Reading webcomics is a neat experience, both like and unlike reading comics on paper. Instead of waiting for Wednesday for one week’s worth of monthly comics, many webcomics update weekly, multiple times a week, or even daily, giving a reader a much shortened wait time. Instead of waiting for a graphic novel, a reader can
Reading webcomics is a neat experience, both like and unlike reading comics on paper.
Instead of waiting for Wednesday for one week’s worth of monthly comics, many webcomics update weekly, multiple times a week, or even daily, giving a reader a much shortened wait time.
Instead of waiting for a graphic novel, a reader can start at the first comic and archive binge straight through until the last update.
Best of all, instead of writing or emailing and hoping your thoughts are picked to make it to the lettercolumn, most webcomics have a forum or comment system that allows a reader to say what’s on their mind immediately. Instant gratification!
It’s that last one that tends to be a problem for a lot of webcomic readers. The artificial closeness of being able to comment immediately seems to breed a sense of familiarity with the author—and that old adage “familiarity breeds contempt” seems to apply.
Many webcomic creators, at the primordial dawn of webcomics, were doing it unpaid, as a hobby. The monetization of webcomics is, comparatively speaking, a fairly recent development.
But the readers treating creators abusively has been an issue almost since day one.
There was a site, now defunct, called Your Webcomic Is Bad And You Should Feel Bad that was dedicated to the nastiest, most flame-ridden, cruel reviews of comics its author could think of to spew. It has since given way to the Bad Webcomics Wiki, which contains more of the same mean-spirited vitriol. I’m not linking it here; negativity that is disguised as valid criticism but is really just cruel barbs has enough support, and its impact on creators is already too strong in my opinion.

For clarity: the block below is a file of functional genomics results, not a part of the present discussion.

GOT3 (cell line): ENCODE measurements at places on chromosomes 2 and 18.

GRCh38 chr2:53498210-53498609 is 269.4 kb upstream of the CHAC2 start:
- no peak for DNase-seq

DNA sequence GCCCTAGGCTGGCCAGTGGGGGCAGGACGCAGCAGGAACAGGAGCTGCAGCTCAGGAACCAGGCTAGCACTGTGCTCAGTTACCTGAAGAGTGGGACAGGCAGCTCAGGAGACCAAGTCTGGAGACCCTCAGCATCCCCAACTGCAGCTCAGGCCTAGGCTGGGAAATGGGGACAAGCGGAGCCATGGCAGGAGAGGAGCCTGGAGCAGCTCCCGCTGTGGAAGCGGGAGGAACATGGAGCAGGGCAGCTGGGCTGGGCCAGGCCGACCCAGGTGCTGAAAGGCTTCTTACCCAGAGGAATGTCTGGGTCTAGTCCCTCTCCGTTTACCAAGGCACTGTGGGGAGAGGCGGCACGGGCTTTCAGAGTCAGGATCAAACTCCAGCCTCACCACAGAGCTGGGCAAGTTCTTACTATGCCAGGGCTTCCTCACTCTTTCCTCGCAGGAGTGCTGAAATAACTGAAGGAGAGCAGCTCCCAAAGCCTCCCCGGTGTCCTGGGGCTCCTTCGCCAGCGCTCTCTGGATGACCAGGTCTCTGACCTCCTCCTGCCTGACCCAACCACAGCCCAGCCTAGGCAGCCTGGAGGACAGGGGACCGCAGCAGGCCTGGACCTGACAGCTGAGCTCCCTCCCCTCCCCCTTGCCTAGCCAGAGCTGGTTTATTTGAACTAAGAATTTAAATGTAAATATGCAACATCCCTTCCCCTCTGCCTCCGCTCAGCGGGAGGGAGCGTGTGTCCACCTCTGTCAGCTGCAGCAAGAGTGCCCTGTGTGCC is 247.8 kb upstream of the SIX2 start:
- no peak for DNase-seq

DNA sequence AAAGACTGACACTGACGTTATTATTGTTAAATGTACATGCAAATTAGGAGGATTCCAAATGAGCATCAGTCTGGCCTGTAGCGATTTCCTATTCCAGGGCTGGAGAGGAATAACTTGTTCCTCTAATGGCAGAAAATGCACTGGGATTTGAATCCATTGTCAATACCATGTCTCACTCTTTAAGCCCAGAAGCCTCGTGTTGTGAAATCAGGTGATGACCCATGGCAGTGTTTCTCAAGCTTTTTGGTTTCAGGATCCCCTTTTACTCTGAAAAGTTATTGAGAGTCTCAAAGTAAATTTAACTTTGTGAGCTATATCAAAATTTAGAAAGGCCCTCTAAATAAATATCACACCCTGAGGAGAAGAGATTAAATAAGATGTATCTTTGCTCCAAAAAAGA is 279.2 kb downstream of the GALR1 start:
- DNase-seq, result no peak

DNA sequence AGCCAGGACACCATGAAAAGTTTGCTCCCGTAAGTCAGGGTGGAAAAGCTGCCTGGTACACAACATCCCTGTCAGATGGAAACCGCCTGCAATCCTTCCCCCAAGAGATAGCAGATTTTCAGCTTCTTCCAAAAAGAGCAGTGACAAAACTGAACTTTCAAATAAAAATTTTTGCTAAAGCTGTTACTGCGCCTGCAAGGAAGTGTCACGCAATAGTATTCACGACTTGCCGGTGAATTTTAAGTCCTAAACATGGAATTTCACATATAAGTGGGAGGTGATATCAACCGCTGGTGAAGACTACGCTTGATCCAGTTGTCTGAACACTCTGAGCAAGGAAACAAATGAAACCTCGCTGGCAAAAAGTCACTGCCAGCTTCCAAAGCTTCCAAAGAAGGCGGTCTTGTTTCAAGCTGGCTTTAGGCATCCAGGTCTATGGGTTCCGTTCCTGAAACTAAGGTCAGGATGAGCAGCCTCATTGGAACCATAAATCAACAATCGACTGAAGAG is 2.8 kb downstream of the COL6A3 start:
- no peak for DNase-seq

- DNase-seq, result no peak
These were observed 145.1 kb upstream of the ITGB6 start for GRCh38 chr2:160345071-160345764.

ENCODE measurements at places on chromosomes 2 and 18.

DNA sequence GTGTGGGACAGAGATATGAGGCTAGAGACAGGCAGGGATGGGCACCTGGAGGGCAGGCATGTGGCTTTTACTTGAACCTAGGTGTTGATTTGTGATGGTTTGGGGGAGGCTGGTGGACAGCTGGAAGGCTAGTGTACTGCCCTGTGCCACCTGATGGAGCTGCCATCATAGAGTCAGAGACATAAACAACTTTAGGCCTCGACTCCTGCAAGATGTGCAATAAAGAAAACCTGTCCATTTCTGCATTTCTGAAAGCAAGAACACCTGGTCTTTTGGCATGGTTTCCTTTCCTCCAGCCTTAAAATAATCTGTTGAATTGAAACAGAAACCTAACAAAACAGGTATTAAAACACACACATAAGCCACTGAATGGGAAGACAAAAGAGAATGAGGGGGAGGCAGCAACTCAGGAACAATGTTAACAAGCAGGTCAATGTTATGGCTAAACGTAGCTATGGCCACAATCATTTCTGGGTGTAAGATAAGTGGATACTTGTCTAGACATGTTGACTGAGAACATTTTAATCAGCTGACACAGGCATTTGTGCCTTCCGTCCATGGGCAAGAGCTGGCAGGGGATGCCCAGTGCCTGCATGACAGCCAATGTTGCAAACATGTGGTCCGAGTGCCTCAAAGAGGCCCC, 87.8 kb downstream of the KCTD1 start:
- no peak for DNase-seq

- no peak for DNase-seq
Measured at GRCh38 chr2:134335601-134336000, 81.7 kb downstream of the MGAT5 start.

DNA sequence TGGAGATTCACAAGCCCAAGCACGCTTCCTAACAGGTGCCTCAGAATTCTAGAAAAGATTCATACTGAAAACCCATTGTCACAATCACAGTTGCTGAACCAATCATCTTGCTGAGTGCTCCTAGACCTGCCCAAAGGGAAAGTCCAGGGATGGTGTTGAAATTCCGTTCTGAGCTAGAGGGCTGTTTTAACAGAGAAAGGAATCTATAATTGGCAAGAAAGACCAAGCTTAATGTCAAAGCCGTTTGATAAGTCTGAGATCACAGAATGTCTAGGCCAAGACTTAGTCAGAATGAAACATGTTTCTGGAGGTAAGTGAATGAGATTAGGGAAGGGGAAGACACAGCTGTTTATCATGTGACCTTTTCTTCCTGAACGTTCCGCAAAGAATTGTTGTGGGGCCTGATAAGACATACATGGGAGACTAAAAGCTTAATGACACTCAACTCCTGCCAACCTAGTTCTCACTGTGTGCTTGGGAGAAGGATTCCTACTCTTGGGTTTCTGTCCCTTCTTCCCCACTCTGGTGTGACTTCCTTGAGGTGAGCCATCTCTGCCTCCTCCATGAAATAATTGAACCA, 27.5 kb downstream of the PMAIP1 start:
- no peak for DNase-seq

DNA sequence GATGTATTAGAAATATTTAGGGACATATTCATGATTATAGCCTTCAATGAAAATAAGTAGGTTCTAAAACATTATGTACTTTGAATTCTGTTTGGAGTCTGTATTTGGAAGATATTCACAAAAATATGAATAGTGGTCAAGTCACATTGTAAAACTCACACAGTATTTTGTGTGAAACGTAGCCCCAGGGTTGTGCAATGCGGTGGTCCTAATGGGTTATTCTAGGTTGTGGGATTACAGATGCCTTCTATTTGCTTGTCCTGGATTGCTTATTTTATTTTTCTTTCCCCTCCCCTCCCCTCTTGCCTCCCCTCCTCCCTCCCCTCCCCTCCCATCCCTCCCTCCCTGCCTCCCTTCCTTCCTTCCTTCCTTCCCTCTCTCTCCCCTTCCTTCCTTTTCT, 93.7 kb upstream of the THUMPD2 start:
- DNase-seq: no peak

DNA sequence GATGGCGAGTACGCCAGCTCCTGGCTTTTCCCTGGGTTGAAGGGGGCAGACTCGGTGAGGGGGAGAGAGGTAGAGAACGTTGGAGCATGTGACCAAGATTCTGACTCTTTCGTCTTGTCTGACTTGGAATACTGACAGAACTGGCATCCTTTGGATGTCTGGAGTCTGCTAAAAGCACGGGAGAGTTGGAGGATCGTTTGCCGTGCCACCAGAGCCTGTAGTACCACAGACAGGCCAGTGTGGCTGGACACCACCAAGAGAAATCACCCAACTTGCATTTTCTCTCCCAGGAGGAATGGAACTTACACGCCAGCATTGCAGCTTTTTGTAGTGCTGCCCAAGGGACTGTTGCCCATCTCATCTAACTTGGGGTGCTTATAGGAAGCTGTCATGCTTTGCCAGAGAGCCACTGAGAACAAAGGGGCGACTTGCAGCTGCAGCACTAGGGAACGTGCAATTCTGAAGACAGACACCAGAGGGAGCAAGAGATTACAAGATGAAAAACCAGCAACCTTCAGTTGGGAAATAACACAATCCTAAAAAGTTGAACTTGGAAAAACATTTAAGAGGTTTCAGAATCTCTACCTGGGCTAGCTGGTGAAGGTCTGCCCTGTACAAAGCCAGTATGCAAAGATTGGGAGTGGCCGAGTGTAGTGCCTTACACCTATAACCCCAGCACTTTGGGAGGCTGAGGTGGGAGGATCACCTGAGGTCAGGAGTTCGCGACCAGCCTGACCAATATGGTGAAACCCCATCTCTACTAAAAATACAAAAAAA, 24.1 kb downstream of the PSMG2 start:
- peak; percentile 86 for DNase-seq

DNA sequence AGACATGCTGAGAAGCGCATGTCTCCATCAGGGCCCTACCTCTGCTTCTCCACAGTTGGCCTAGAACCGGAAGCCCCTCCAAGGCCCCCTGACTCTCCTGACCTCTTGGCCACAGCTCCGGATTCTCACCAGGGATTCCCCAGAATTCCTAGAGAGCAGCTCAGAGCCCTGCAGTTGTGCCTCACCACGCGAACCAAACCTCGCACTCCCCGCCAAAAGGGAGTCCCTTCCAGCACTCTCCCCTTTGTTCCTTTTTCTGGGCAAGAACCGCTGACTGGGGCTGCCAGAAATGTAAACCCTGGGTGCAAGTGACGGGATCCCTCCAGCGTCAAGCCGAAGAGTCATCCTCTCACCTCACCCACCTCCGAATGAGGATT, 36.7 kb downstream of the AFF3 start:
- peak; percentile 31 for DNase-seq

Randall K. Milholland, author of the well-known webcomic Something Positive, famously told his readership that he could not update all the time because he had a day job… and if they were going to email him to demand more updates, they would need to put their money where their mouths are. He challenged his readership to pay him the same amount he made in a year at his day job, and if they reached that number he’d quit and do the comic full time. The audience stepped up and donated enough money to match one year of his income.
Despite the generosity of thousands of readers, Mr. Milholland has many stories about people trying to dictate to him what his content should be, demanding that the comic change to suit what they want to see, or condemning him for various points of view espoused by his characters. His favorite way of getting them to back off is to ask them how much they donated in that first fundraiser, and tell them that since they’re so displeased with his content, he’ll gladly refund them. Almost uniformly, those people who are making such demands have never given him a penny—not at the fundraiser, nor from having purchased a single T-shirt or merchandise item. A quick look at his Twitter timeline will show him cheerfully calling out readers anytime he encounters them.